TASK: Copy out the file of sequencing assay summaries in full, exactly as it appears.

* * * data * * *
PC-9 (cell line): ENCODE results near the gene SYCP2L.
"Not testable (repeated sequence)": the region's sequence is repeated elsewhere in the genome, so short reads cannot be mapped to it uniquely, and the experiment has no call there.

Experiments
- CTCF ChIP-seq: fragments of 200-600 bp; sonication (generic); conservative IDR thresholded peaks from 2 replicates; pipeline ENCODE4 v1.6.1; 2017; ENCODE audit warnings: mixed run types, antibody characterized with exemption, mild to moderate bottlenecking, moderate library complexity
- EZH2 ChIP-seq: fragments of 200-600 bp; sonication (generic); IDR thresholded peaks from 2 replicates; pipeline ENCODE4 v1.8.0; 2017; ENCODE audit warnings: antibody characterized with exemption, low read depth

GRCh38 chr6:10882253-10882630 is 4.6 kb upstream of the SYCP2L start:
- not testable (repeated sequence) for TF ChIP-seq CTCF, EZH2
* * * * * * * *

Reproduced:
PC-9 (cell line): ENCODE results near the gene SYCP2L.
"Not testable (repeated sequence)": the region's sequence is repeated elsewhere in the genome, so short reads cannot be mapped to it uniquely, and the experiment has no call there.

Experiments
- CTCF ChIP-seq: fragments of 200-600 bp; sonication (generic); conservative IDR thresholded peaks from 2 replicates; pipeline ENCODE4 v1.6.1; 2017; ENCODE audit warnings: mixed run types, antibody characterized with exemption, mild to moderate bottlenecking, moderate library complexity
- EZH2 ChIP-seq: fragments of 200-600 bp; sonication (generic); IDR thresholded peaks from 2 replicates; pipeline ENCODE4 v1.8.0; 2017; ENCODE audit warnings: antibody characterized with exemption, low read depth

GRCh38 chr6:10882253-10882630 is 4.6 kb upstream of the SYCP2L start:
- not testable (repeated sequence) for TF ChIP-seq CTCF, EZH2